This is my argument. "That scene was absurd." is just a reiteration of what I've already argued elsewhere. Everything before that is an obvious common knowledge reference to the disparity between theft of documents, which has happened quite a few times in all major countries, and high jacking of critical war ending technology under high guard, which you have yet to provide even a single instance of. Notice the absence of an ad hominem claiming you are wrong/I'm right because you're such and such ad so and so. Notice also, I didn't claim YOU were absurd, or, YOUR arguments were absurd, or, even that your comparison was absurd. Just that the scene in the episode was absurd.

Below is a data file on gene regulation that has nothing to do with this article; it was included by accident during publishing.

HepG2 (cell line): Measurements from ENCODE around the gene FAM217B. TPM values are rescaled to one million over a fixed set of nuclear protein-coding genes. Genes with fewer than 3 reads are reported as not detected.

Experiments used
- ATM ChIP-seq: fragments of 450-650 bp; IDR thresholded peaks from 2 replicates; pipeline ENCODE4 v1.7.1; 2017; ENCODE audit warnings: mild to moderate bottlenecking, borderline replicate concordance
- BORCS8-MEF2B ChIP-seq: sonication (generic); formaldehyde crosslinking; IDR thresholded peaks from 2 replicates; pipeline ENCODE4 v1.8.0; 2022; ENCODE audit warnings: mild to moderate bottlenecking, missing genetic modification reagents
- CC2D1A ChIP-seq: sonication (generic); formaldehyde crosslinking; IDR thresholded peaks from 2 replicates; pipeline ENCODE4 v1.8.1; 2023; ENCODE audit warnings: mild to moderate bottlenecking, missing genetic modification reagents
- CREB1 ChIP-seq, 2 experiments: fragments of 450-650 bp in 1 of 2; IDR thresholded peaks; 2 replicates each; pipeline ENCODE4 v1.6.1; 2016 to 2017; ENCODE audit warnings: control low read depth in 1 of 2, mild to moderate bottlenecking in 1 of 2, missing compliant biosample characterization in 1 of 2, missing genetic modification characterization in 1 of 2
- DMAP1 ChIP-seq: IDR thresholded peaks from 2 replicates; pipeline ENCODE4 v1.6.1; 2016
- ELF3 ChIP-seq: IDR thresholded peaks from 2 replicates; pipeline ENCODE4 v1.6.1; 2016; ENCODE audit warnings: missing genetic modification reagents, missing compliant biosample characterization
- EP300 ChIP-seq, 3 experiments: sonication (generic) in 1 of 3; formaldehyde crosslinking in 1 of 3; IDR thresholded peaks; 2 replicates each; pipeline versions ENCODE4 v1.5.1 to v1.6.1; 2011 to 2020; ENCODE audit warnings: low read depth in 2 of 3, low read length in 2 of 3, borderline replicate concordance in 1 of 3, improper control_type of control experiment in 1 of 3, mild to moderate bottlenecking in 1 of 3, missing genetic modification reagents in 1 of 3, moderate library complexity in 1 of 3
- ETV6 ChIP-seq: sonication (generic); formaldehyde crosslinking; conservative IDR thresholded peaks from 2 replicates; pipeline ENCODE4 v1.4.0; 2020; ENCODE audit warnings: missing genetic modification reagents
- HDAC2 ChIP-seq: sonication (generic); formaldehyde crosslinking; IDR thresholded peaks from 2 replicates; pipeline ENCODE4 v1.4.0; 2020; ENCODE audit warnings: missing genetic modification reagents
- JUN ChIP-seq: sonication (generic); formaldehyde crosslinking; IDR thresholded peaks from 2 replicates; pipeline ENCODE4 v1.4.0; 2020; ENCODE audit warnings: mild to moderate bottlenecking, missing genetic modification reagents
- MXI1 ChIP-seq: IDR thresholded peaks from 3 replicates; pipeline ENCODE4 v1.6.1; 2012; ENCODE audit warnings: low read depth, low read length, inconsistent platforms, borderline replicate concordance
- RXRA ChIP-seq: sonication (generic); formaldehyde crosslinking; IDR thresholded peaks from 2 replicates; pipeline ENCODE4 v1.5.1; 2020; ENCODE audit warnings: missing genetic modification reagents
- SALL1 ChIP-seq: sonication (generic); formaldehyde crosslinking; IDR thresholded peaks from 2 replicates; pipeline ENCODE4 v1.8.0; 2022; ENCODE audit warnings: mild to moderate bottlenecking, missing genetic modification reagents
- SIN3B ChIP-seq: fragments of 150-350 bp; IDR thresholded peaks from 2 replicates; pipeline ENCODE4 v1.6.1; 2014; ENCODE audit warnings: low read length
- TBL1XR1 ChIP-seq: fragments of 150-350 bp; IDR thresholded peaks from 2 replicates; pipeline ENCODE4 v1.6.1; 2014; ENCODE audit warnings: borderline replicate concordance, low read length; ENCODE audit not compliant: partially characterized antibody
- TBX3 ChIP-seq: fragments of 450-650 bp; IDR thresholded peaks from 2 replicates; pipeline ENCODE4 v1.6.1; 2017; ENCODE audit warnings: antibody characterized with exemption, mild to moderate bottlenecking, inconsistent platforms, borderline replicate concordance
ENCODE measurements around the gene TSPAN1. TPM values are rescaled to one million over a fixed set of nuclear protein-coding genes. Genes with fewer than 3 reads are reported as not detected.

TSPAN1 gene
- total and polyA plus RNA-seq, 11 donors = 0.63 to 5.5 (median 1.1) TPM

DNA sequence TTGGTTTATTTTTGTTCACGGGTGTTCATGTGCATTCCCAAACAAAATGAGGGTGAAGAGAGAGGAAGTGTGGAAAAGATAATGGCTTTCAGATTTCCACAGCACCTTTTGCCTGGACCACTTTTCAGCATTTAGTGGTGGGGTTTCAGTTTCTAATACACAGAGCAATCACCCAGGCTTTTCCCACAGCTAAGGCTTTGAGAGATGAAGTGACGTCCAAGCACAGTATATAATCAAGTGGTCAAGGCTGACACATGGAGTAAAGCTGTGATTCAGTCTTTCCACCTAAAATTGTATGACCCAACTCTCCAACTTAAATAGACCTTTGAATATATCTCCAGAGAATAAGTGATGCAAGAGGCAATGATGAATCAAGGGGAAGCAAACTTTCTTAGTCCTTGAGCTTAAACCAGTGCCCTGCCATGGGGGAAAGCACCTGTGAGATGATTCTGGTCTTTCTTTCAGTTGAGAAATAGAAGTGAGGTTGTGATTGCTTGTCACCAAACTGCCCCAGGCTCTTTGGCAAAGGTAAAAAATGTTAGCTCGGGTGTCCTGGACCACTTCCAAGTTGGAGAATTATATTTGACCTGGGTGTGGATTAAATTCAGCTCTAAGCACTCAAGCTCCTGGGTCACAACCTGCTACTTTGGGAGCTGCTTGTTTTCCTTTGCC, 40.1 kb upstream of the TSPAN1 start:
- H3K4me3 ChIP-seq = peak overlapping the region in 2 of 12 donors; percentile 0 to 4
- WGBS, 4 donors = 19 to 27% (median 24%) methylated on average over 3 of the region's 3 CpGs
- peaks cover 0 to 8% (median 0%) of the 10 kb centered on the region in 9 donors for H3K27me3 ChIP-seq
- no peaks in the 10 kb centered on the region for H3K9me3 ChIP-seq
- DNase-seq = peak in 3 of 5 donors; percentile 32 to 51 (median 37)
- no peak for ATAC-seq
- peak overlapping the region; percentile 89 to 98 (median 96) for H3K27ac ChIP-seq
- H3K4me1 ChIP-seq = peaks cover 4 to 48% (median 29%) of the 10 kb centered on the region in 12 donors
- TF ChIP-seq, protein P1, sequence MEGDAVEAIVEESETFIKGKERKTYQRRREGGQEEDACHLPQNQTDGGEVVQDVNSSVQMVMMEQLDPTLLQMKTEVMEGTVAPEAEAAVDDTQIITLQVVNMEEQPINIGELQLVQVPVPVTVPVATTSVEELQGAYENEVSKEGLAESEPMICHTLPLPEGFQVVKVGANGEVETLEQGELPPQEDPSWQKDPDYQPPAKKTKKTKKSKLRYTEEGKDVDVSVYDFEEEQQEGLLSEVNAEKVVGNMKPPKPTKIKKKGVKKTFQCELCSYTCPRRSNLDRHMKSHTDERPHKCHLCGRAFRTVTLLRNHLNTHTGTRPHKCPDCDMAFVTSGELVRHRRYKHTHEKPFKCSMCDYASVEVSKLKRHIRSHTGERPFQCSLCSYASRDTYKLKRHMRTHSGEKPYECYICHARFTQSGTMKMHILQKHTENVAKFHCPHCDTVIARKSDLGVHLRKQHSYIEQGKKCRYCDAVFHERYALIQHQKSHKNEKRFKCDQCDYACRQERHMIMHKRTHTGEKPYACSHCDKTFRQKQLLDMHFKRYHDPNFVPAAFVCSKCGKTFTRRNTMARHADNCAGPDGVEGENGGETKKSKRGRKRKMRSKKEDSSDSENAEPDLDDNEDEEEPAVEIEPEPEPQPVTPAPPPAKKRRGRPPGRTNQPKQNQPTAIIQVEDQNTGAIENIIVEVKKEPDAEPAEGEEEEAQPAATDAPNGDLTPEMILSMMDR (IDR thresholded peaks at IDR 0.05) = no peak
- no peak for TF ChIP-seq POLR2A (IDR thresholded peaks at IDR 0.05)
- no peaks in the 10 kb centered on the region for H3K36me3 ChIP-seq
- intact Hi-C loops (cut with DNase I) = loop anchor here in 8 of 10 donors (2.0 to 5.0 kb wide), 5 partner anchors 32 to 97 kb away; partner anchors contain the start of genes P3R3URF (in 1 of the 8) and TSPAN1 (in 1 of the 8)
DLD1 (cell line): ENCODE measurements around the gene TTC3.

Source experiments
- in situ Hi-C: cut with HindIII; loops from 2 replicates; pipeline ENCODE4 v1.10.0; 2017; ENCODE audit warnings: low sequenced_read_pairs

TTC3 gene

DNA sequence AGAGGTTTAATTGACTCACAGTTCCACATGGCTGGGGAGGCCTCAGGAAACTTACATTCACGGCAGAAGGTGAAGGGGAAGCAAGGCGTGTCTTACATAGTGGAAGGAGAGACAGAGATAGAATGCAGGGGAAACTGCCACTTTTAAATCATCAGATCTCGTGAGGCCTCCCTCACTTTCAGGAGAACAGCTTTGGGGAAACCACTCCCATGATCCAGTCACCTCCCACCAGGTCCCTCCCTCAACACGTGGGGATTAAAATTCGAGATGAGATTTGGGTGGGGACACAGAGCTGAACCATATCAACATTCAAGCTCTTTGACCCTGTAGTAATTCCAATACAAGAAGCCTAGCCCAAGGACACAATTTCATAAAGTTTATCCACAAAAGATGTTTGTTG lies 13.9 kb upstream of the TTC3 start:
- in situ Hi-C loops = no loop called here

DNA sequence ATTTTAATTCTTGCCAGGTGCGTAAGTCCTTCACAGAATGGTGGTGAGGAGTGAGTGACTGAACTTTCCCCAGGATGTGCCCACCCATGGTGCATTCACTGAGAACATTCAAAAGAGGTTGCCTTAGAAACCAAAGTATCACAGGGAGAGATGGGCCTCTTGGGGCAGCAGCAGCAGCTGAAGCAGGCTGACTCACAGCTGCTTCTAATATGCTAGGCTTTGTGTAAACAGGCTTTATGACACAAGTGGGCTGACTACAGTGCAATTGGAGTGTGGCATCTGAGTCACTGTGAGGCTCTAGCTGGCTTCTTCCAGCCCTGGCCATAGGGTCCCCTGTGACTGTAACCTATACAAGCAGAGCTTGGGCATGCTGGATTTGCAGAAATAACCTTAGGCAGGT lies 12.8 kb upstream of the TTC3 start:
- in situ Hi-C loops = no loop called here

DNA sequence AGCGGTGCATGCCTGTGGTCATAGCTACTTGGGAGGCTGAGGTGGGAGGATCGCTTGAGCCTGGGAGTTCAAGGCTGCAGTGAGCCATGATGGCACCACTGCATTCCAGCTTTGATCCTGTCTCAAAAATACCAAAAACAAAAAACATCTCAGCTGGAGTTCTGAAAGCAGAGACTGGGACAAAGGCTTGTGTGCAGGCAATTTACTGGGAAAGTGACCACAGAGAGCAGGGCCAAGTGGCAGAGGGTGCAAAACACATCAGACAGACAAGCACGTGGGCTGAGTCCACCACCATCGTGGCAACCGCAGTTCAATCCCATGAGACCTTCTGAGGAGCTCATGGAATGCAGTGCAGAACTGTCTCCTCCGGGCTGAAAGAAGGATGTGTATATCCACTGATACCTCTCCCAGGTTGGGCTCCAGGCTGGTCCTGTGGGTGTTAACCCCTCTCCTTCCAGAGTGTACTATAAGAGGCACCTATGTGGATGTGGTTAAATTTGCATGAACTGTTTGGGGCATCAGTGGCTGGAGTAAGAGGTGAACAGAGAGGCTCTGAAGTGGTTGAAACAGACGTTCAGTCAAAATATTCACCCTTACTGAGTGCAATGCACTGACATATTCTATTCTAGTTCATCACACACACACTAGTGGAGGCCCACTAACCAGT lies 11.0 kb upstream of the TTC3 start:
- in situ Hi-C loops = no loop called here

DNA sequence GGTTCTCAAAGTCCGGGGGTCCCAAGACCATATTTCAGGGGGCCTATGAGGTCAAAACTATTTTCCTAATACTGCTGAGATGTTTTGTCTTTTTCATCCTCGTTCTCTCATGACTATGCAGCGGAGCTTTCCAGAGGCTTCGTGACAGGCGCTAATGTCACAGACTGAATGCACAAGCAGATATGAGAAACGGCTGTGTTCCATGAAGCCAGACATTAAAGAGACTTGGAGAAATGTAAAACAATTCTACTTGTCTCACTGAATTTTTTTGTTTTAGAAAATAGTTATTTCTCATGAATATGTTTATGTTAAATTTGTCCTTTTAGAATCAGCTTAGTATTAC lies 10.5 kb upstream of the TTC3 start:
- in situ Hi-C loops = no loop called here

THIS is a separate 1) praise of the episode, 2) observation about fans generally. And 3) an admonishment to you to NOT be like those fans:
"There should be enough good stuff in this episode to countermand any fan induced tendency to defend idiocy. Stop it."
In other words, you don't have to do this. You don't have to succumb to the fan's tendency to defend every single iota of an episode because you think something you love is under siege. Only the specific idiocy in that otherwise pretty good episode is under attack. Just accept that and move on. That in fact should be even easier to do if you just rationally disagree.
So if that's not what you were doing, you should have no problem with my statement. "That's not what I was doing." should be the only needed reply. Nowhere in there do I argue any ad hominem about YOU being wrong in your arguments due to your character. This is not even a character issue. It's a simple mistake in judgement that ANY fan could possibly make and MANY fans often do.